Actuarial reserve analyses typically rely on a number of different estimation methods to develop indicated ultimate loss. The paid and incurred (i.e., paid plus case) chain ladder methods are the most common, but there are many other actuarial reserving methods. Most of these methods have both paid and incurred versions, and many have several other variations as well.
The various methods diverge significantly, and actuarial judgment is used in selecting ultimate loss. A need exists for empirical evidence to support the use of particular methods over others. This paper analyzes 30 actuarial receiving methods and discusses the effect of correlation between methods on the results and the practical implications of this correlation.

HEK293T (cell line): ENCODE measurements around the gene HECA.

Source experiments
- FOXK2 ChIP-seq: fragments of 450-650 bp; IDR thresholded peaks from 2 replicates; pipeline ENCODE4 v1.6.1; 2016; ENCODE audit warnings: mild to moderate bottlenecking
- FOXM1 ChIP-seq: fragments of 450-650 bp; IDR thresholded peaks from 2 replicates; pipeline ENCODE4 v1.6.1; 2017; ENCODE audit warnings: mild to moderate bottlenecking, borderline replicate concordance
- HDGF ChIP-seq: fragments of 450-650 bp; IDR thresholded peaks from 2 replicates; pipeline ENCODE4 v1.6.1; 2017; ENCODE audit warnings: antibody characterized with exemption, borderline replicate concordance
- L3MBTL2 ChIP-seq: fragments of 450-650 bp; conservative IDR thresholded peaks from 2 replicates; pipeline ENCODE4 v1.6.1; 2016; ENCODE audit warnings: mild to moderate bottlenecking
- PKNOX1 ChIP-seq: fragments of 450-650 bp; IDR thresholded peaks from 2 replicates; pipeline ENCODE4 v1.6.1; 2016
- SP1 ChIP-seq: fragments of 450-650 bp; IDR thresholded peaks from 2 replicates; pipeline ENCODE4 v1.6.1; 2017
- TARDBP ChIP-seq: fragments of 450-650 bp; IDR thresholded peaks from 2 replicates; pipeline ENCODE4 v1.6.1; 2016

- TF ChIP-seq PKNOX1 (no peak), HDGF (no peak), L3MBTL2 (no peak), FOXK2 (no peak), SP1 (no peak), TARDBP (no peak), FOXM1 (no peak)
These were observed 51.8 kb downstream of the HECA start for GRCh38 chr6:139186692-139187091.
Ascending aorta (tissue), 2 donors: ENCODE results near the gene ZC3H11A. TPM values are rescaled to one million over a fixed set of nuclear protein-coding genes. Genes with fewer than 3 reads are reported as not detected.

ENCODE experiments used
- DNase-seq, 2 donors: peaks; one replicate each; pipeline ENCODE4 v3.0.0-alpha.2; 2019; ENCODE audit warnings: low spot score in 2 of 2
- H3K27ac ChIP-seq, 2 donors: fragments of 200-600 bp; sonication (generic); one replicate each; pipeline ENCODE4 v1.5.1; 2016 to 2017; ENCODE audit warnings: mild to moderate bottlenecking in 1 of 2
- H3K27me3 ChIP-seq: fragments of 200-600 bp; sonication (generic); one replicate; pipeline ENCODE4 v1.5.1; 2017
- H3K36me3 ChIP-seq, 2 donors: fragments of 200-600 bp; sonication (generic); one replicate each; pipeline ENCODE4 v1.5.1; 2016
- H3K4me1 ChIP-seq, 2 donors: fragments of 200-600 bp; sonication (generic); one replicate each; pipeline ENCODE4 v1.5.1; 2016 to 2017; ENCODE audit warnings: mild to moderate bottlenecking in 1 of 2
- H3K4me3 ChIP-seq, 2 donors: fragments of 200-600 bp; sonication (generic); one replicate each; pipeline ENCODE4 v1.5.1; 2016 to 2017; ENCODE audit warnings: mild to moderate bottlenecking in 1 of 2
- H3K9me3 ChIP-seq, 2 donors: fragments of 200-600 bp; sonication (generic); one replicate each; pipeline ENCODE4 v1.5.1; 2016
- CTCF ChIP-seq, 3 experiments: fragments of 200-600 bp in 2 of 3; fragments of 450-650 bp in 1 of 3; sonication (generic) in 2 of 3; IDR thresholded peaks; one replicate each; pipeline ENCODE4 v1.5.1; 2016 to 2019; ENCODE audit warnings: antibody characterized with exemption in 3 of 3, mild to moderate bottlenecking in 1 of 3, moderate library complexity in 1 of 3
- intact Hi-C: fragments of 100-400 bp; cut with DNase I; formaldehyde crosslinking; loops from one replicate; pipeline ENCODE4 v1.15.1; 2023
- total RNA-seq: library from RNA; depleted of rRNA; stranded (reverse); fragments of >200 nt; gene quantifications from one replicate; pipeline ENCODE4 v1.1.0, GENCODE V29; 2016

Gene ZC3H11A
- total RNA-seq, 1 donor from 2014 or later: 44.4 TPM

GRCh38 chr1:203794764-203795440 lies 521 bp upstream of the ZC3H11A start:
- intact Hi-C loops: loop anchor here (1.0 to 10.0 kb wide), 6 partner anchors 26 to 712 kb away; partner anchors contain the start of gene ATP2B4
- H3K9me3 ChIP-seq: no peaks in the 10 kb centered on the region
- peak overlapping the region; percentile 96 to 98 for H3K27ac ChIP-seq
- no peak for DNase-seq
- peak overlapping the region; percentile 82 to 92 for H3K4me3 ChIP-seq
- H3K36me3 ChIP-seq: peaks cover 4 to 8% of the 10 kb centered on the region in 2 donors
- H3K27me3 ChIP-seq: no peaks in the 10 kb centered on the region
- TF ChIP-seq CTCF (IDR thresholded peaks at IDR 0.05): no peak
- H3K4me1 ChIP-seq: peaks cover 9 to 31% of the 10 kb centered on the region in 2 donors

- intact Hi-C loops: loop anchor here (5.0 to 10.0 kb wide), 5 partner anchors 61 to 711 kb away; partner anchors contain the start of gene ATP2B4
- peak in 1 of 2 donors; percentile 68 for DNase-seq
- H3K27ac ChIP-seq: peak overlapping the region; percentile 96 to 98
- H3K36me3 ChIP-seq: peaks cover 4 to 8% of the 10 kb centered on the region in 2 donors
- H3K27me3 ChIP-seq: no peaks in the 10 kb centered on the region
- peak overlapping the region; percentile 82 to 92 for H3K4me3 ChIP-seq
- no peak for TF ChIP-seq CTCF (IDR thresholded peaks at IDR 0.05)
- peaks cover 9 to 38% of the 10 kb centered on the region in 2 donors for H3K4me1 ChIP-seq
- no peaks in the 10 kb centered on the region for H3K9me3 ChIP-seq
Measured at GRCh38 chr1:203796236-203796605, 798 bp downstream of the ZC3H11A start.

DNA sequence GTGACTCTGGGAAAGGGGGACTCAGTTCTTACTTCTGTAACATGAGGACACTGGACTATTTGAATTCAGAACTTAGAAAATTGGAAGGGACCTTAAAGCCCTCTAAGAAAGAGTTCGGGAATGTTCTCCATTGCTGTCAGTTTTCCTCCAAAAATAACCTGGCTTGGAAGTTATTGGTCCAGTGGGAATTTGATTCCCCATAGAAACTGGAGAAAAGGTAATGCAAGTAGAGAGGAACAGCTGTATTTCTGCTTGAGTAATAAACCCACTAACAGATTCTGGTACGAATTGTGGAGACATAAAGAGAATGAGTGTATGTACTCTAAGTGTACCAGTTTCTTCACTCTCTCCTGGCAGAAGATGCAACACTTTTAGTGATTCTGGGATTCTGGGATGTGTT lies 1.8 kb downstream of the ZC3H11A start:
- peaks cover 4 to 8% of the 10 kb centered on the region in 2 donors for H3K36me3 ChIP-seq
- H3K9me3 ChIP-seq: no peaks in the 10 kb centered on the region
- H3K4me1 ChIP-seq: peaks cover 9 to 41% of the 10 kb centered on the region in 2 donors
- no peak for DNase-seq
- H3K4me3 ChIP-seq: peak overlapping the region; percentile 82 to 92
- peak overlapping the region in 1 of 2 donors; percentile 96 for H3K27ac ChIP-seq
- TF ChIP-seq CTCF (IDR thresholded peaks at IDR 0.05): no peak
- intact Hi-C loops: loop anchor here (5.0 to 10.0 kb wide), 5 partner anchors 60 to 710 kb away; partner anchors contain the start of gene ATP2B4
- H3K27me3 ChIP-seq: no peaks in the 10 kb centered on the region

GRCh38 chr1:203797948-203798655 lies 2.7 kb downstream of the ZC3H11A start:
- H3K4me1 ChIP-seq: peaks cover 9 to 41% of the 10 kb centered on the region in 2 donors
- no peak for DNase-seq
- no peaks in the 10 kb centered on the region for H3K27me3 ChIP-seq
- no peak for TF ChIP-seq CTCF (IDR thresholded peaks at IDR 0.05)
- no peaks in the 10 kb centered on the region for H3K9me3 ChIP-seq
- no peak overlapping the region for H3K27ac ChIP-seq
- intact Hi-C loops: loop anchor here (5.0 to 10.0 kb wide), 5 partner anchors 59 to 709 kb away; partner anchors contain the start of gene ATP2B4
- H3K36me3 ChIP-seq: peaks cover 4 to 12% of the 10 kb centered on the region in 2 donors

This article was originally published by the CAS in its 2012 Summer Forum Program.